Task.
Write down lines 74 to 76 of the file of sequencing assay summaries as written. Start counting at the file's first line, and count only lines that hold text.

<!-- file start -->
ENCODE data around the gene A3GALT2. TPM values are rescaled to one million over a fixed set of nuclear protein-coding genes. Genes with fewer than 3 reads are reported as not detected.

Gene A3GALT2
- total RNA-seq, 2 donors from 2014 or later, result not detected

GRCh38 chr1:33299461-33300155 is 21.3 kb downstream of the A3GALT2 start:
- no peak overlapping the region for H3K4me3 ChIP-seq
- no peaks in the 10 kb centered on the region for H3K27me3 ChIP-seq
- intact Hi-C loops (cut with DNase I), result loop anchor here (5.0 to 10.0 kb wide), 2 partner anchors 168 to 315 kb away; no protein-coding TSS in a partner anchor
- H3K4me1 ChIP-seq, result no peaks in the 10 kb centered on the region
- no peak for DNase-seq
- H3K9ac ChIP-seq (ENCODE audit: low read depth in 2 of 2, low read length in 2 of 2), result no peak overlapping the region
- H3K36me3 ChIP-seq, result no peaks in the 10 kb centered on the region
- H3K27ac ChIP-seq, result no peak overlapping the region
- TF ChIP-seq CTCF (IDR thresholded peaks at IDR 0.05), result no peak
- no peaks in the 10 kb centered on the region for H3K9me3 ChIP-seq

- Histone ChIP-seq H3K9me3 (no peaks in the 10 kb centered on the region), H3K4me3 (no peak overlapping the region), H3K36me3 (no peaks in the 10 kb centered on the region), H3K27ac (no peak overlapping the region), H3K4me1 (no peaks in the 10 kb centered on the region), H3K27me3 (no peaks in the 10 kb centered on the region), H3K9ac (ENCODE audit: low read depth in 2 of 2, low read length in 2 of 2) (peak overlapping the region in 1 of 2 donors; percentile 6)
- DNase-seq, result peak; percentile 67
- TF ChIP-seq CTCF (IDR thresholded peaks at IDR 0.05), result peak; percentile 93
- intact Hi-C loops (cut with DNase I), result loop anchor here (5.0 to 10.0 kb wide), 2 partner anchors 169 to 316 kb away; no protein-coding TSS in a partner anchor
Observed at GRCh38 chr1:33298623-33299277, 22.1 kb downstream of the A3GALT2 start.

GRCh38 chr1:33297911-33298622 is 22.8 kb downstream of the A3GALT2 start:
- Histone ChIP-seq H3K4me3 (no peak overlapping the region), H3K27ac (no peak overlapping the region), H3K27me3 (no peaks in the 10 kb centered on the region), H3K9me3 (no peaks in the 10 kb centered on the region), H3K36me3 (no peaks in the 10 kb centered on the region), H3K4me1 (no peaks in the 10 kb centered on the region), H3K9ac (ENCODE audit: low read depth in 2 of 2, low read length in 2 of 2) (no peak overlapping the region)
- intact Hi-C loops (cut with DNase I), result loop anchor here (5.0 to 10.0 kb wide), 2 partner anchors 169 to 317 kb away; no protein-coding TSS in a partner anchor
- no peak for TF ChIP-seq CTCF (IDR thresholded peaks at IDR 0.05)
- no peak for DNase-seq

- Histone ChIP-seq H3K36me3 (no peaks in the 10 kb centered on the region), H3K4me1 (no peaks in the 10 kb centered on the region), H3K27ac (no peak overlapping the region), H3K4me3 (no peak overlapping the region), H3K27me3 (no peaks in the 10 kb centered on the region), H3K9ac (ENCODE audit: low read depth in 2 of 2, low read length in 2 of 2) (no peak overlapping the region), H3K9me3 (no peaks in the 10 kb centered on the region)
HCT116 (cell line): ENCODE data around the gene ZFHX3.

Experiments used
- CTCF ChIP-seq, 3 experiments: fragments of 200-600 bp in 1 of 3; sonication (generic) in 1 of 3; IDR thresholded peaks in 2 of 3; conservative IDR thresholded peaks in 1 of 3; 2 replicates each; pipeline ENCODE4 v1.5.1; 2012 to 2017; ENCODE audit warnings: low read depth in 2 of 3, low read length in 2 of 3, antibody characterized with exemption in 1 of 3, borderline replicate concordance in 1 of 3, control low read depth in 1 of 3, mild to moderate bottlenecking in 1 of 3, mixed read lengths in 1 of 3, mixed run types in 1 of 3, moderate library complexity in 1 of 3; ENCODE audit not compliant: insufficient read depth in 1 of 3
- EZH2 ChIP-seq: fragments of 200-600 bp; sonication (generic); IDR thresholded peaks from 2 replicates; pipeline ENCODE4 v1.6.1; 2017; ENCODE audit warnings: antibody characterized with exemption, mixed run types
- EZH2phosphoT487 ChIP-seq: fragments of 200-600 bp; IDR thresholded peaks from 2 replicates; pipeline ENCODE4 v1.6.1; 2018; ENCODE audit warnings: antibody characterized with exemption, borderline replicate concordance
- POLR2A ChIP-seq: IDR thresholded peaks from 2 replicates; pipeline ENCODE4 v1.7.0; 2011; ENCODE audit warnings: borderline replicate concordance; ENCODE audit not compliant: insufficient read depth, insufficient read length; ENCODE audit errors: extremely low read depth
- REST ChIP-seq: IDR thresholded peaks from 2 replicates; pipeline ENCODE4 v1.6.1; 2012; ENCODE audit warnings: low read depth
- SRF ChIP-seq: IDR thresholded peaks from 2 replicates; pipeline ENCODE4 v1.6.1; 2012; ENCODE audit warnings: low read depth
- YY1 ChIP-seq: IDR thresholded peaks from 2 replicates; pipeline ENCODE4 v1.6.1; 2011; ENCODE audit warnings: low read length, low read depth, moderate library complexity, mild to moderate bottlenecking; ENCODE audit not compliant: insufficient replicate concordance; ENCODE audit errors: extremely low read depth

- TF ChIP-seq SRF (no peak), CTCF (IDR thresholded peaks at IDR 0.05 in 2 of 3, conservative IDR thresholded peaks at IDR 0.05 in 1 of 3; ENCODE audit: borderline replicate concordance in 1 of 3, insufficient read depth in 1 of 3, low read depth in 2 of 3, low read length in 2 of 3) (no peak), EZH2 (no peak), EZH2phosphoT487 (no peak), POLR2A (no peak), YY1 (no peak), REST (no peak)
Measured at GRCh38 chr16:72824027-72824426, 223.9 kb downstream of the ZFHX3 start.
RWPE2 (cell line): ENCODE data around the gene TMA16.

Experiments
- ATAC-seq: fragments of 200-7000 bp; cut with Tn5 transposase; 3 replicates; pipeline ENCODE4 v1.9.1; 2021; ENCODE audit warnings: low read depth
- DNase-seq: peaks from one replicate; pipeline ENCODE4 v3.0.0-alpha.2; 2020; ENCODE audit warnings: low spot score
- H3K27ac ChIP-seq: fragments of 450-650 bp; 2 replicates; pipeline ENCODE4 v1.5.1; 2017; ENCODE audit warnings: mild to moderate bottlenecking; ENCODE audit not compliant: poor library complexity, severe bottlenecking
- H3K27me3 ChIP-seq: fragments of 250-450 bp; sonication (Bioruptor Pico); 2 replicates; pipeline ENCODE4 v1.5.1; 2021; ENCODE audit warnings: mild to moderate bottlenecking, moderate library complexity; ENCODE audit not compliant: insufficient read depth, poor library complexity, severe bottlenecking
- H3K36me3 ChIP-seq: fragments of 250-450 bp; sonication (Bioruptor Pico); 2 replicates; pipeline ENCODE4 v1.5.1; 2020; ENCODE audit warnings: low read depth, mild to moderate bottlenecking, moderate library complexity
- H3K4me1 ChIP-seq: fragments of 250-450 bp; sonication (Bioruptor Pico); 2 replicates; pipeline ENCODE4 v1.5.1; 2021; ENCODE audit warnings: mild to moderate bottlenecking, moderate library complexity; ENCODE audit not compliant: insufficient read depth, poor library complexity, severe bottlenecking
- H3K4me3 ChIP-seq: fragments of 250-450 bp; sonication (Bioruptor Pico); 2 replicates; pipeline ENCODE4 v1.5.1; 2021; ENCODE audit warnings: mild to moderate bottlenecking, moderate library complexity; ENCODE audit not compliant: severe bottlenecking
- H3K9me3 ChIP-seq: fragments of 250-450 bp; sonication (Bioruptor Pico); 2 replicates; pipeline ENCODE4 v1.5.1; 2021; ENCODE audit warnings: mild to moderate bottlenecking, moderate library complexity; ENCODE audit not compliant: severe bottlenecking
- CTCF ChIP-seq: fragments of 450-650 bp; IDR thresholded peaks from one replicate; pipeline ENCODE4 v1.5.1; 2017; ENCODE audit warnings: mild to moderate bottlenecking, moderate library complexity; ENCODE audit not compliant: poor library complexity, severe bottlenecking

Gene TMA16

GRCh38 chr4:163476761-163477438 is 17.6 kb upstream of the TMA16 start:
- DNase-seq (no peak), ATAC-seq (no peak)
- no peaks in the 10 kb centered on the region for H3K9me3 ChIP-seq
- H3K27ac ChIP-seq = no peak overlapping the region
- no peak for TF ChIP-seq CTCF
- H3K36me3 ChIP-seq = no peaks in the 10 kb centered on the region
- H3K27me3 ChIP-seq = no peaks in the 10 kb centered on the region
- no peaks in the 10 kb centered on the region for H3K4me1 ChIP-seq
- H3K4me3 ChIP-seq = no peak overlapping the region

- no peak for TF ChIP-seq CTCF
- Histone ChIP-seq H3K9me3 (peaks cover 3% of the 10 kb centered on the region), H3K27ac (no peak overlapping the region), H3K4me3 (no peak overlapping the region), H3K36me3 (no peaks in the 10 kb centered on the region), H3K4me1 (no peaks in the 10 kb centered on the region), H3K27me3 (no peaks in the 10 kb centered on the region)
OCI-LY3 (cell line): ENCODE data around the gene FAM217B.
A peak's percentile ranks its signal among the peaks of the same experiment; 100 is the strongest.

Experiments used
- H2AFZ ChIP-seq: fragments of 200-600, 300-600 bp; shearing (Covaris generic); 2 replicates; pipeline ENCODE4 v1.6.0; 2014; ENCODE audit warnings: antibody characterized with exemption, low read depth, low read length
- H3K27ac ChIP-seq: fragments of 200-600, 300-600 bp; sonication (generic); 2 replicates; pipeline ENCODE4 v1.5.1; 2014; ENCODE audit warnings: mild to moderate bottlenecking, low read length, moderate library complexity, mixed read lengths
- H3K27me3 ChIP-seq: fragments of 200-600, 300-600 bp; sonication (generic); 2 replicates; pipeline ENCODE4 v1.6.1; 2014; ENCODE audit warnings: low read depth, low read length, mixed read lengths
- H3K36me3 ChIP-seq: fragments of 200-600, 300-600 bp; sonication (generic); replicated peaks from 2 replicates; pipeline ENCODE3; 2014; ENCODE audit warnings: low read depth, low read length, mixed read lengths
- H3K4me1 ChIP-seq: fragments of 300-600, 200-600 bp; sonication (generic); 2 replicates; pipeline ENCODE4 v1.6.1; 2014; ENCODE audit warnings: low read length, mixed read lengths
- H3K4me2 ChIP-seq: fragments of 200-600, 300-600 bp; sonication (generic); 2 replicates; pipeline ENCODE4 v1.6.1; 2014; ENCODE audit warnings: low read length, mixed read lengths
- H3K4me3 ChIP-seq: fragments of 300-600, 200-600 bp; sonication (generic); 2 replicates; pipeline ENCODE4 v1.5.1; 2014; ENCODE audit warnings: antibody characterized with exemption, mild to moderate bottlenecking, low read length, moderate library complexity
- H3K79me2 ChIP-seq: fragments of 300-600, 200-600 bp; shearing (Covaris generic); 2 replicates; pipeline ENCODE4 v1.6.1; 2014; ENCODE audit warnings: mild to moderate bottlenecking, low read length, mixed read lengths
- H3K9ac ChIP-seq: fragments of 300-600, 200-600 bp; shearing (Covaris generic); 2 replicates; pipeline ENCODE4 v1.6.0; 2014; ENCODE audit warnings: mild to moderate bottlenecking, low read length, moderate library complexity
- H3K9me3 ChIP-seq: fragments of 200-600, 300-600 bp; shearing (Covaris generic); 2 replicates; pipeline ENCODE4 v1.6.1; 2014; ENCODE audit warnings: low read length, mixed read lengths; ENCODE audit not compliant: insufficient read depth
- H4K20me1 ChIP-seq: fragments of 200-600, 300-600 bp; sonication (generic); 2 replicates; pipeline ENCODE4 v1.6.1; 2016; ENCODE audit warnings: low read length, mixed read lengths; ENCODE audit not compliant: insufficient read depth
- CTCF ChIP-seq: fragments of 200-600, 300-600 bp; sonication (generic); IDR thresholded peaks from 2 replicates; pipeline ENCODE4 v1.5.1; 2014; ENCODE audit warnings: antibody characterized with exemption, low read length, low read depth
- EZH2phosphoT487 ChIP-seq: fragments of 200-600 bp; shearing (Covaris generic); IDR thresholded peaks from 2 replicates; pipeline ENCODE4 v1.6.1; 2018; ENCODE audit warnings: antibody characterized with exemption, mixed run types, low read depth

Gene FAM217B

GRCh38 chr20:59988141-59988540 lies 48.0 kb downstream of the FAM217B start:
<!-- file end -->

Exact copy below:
- CTCF ChIP-seq: fragments of 200-600, 300-600 bp; sonication (generic); IDR thresholded peaks from 2 replicates; pipeline ENCODE4 v1.5.1; 2014; ENCODE audit warnings: antibody characterized with exemption, low read length, low read depth
- EZH2phosphoT487 ChIP-seq: fragments of 200-600 bp; shearing (Covaris generic); IDR thresholded peaks from 2 replicates; pipeline ENCODE4 v1.6.1; 2018; ENCODE audit warnings: antibody characterized with exemption, mixed run types, low read depth

Gene FAM217B